The best thing evangelicals can do to enter this conversation, then, is to listen to sexual minority voices and ask them what language will honor them. Don’t be afraid to say, “Please forgive me and correct me if any of my words feel insensitive or unloving. I want to learn from you so I can do a better job of loving you.” I’ve never been offended by someone who genuinely adopted a humble posture and was willing to learn from me. But I have felt wounded by people who never cared enough to learn how to communicate love to me, even when those people thought they were saying all the “right” things.
JR: Another thing I found fascinating about your book was your discussion of the spiritual benefits of being single and gay in the context of Christian discipleship. You note, for example, that you don’t have the same temptation to objectify your sisters in Christ, and that being voluntarily single and celibate keeps you from having to agonize over questions of romantic relationships and marriage. Could you speak more about this? What does the church have to learn from its single members? Its gay members?
GC: A lot of evangelicals get nervous when I say that there are advantages to being gay (and celibate) as a Christian. They’d feel more comfortable if I talked about my orientation as something entirely negative, as a source only of temptation and hardship and sorrow, as something I’m still trying to pray away. Certainly, temptation and hardship and sorrow are all a part of my experience as a celibate gay Christian, but being gay also means so much more than those things. Just like heterosexual orientation has unique challenges and opportunities for those who follow Jesus, my gay orientation has also given me unique challenges and opportunities.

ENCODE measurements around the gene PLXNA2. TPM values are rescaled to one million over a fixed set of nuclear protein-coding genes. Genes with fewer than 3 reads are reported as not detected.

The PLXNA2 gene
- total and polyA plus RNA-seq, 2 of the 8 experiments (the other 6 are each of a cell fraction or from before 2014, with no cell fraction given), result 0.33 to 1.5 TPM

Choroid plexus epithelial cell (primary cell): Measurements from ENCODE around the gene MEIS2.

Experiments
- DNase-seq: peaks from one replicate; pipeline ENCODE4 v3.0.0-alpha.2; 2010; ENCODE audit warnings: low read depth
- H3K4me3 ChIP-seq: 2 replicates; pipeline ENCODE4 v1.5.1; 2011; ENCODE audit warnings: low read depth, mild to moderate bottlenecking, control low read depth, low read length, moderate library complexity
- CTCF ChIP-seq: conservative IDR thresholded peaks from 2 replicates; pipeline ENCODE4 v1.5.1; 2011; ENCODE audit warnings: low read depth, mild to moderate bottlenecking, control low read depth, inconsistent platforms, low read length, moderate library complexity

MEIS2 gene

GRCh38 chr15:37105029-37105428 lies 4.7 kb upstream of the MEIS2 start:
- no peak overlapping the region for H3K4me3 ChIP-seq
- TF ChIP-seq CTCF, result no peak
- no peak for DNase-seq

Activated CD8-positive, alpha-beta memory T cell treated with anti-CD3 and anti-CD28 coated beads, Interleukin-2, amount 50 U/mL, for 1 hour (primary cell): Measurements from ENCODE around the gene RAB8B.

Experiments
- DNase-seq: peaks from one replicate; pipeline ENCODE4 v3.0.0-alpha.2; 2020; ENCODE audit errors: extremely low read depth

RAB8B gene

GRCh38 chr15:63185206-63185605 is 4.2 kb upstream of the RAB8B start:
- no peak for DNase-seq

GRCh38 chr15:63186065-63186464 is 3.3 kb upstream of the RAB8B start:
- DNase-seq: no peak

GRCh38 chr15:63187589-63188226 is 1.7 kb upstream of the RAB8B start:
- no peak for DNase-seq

Being gay and celibate means that I have never once had a lustful thought about a woman. (I doubt there’s a straight man alive who can say that!) Being gay and celibate means that it’s impossible for me to tell the story of my life—the choices I’m making, and the sorrows and joys that come with them—without talking about Jesus. Being gay and celibate means that I’m reserving the deepest parts of my heart, the truest intimacy I will ever know, for Jesus alone. When I sing worship songs that talk about my devotion to God, I get to sing with a wholehearted, whole-bodied devotion that is different in kind from the devotion of a married man. That’s not to say that my singleness is superior to someone else’s marriage. On the contrary, marriage is a unique gift, a unique and holy image of Christ’s relationship to the Church. But singleness is also a gift—at least, that’s what Paul claims in 1 Cor. 7, and I think it’s about time evangelicals started taking him seriously.